For the past 33 years, The City of Brentwood has awarded more than $5.8 million dollars to Williamson County Schools that serve Brentwood students. Schools use the money for non-recurring costs such as books, technology, and special projects like the Computers on Wheels program. The City also provides annual support to local recreation and community service providers and this year added Mid Cumberland Human Resource Agency to its list of those receiving funding.
At its regular City Commission Meeting on Monday August 26, 2019, the City presented representatives from twelve Brentwood schools with checks for $239,000.
In attendance at the Monday night regular City Commission meeting were Williamson County School Director Dr. Jason Golden and School Board Member Shelia Cleveland, as well as several school principals and representatives. “We very much appreciate the ongoing support of the Brentwood City Commission, both financially and in so many other ways” said Golden. “This financial support supplements academics, the arts and athletics for these schools and their students.”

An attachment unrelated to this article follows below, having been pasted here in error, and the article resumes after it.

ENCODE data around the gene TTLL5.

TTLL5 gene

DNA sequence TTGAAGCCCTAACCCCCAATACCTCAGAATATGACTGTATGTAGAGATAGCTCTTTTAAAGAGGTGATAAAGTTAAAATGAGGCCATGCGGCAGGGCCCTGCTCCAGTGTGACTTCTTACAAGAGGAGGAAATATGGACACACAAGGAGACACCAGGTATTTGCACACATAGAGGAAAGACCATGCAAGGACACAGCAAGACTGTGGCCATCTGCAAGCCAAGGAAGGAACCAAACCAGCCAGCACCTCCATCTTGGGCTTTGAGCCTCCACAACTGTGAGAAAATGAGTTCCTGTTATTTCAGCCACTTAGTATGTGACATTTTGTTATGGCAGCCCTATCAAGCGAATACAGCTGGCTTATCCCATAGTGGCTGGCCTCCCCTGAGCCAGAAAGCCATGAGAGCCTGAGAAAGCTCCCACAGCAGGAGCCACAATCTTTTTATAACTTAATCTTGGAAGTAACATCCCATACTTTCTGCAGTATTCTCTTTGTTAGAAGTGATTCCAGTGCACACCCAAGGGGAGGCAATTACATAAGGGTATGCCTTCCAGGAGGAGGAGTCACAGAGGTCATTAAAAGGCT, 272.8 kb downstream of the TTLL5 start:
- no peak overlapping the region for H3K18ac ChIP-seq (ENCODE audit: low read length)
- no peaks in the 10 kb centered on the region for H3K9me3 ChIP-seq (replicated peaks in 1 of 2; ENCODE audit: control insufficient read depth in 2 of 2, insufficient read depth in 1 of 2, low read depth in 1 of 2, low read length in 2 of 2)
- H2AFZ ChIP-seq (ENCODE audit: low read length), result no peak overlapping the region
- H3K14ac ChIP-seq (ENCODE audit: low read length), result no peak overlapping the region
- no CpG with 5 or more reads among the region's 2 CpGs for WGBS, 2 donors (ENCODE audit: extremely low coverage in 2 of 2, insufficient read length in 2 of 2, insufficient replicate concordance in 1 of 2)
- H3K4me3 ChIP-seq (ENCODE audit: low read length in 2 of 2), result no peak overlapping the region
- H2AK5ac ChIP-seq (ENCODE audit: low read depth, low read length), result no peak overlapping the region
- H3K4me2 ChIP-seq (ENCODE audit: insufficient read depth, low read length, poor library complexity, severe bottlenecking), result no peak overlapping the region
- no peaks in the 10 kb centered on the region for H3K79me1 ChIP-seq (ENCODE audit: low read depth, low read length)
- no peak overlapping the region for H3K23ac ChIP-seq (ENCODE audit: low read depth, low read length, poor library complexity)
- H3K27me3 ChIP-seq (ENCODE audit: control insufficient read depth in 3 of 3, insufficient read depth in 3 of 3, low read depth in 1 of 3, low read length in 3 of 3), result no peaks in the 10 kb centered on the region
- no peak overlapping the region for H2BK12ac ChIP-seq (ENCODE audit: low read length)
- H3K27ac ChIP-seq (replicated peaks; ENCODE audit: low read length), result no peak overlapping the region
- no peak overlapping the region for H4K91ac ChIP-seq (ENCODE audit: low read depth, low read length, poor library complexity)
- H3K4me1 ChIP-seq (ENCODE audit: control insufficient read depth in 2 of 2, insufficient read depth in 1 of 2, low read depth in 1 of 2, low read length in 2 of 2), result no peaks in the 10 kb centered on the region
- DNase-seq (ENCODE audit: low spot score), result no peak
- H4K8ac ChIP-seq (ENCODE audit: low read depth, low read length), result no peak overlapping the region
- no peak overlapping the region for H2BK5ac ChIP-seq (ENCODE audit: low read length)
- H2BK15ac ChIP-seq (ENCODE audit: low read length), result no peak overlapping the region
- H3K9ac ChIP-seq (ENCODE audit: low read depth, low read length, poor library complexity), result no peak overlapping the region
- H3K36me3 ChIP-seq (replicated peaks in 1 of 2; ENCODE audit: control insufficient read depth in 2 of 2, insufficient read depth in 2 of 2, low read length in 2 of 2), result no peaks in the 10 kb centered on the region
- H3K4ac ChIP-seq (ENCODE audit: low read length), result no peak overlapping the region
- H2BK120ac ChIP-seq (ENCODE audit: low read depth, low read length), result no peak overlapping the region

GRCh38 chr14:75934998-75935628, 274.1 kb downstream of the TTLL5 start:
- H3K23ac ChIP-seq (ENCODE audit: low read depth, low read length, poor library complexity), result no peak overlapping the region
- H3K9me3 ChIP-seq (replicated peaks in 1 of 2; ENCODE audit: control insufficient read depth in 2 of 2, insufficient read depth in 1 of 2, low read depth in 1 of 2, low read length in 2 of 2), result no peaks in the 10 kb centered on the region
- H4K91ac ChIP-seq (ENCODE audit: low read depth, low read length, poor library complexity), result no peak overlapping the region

Brentwood and Ravenwood High Schools received $62,400 each while Brentwood, Sunset and Woodland Middle each received $15,600. Crockett, Edmondson, Jordan, Kenrose, Lipscomb, and Scales Elementary schools were also awarded $10,400. Sunset Elementary was awarded $5,000 due to its percentage of Brentwood students enrolled.
Also, at Monday night’s meeting, the City presented three recreation service providers and two community service providers with a total of $105,250. For the first time, that amount also includes $3,250 to the Mid-Cumberland Human Resource Agency, which serves senior citizens and other home-bound residents in our community. Executive Director Jane Hamrick requested city support earlier this year and explained, that “services offered by Mid-Cumberland Human Resources Agency have proven to impact lives, maintain dignity, and allow many to live at home longer.” City Commissioner Anne Dunn said the extra funding will help improve services to the Brentwood residents served. “These contributions to service providers are just that,” Commissioner Dunn said, “money provided to groups which provide services in lieu of the city having to do it. This serves the residents’ needs and saves tax dollars in terms of staffing costs and time.”
Center Director, Jodi Theobald at the FiftyForward Martin Center, explains they use the money to provide programs and services that encourage active engagement, connection, and promote lifelong learning for older adults. “The Center creates a second home for many members where they spend time with friends and participate in programs, activities and volunteer opportunities,” said Theobald.